6. The timeline seems to get crowded — but with what? — and getting out of the timeline and into other functions is not intuitive. In general the shifting around across functions involves awkwardness. There is the tap, the multiple tap, the forward and backward finger slides, and movements of your head, all of which need to be somewhat learned and coordinated.
7. Perhaps my biggest worry is that my iPad does most of what Glass is supposed to do, at least as far as I can tell. I find that my carrying costs for the iPad are quite low, especially since I am usually carrying around a bag of books anyway. When using Glass, I feel I first have had to grab an iPad, shrink it a good amount so I can no longer easily view it, tape it to my upper right forehead, and start tapping on it and sliding it instead of using the keyboard.
8. I do understand the “hands-free” point, but it does not benefit me much. I wouldn’t use Glass when driving, don’t need it when cooking, and don’t wish to take photos when doing that other thing.
The pluses are that the voice recognition seems to work pretty well and the photos and video are decent quality, on top of the remarkable fact that the device is possible at all. Wearing the Glass is extremely light and relatively comfortable. The help line is open on Christmas day and involves no wait time at all. It’s remarkable, when you first open the device, how little there is to the whole thing. You keep on thinking “so where’s the rest of it?” and there is no more, a small band encased in light plastic performs all of these remarkable functions and Glass brings us yet one step closer to a future world of pure seamless magic, albeit a magic for acrobatic eyes only.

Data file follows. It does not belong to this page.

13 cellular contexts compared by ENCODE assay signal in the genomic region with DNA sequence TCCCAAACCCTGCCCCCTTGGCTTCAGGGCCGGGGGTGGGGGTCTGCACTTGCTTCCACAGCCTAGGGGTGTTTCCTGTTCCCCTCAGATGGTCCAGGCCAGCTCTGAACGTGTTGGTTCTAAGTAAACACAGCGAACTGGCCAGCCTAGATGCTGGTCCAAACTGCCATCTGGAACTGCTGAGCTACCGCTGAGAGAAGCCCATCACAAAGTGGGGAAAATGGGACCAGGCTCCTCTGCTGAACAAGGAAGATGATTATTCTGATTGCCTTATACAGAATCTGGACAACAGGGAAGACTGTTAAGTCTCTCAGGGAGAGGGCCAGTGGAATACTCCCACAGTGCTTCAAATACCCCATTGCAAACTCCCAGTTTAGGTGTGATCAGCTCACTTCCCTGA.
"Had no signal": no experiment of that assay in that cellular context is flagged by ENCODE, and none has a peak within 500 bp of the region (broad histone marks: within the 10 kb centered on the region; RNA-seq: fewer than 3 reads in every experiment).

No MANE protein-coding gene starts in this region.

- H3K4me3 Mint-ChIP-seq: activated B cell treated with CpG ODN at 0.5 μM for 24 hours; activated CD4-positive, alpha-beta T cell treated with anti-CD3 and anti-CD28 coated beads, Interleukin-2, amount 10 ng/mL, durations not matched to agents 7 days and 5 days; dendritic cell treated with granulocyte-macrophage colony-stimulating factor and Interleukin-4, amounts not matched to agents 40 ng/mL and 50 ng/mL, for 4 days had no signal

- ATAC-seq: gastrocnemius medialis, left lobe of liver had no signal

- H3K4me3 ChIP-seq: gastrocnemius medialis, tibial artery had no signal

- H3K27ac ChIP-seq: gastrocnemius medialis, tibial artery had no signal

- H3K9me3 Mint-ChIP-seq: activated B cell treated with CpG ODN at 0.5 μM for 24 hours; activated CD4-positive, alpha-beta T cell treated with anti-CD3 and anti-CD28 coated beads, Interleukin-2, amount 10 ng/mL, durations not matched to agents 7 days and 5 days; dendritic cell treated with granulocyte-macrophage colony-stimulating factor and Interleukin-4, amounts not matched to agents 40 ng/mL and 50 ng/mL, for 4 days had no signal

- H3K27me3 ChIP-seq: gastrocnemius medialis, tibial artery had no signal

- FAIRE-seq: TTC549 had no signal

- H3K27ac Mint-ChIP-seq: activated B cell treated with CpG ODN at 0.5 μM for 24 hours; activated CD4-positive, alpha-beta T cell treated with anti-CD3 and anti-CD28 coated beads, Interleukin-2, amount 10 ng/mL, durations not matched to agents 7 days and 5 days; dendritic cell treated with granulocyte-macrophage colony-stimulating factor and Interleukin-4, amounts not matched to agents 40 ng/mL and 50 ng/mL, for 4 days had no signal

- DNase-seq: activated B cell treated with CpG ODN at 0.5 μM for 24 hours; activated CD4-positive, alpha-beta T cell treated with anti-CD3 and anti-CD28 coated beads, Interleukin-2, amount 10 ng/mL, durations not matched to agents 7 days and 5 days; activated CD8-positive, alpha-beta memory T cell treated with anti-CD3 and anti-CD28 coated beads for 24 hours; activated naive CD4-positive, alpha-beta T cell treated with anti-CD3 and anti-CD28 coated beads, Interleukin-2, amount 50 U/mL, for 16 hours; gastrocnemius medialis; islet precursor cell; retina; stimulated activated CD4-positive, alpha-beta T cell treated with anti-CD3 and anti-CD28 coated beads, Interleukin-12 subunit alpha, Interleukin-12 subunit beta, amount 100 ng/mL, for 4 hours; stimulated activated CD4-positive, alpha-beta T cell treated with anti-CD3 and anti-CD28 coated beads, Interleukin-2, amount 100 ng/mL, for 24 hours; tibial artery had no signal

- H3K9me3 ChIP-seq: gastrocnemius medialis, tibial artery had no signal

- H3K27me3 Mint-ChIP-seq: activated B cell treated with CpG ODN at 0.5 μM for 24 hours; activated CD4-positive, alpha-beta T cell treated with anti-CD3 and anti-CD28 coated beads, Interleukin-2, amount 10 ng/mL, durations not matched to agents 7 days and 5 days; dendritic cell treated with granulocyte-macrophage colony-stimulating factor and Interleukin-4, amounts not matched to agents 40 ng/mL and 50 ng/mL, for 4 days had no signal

I still feel Google Glass has remarkable potential, but for me it is not yet something I wish to use rather than analyze.
“What writer would pass up the opportunity to peer into the reader’s mind?” she asked.
Scribd is just beginning to analyze the data from its subscribers. Some general insights: The longer a mystery novel is, the more likely readers are to jump to the end to see who done it. People are more likely to finish biographies than business titles, but a chapter of a yoga book is all they need. They speed through romances faster than religious titles, and erotica fastest of all.
At Oyster, a top book is “What Women Want,” promoted as a work that “brings you inside a woman’s head so you can learn how to blow her mind.” Everyone who starts it finishes it. On the other hand, Arthur M. Schlesinger Jr.’s “The Cycles of American History” blows no minds: fewer than 1 percent of the readers who start it get to the end.
Oyster data shows that readers are 25 percent more likely to finish books that are broken up into shorter chapters. That is an inevitable consequence of people reading in short sessions during the day on an iPhone.
…He contrasted two romance novels. One had few Amazon reviews and little promotion, but Scribd’s data showed 6 out of 10 readers were finishing it — above average for the genre. Another romance had hundreds of reviews on Amazon, but only about 4 out of 10 readers bothered to finish it. They began closing the book, the data showed, when the writer plunged deeper into fantasy. Maybe this was not a good idea.
Some writers, of course, might not be receptive to hearing this.
“If you aren’t careful, you could narrow your creativity. You won’t take risks,” said Ms. Loftis, the young adult novelist. “But the bigger risk is not giving the reader what she wants. I’ll take all the data I can get.”
There is more here.
5. Cyprus update: “The one bright spot is tourism from Russia, which is enjoying an explosive growth as the country slips into a new economic and cultural orbit.”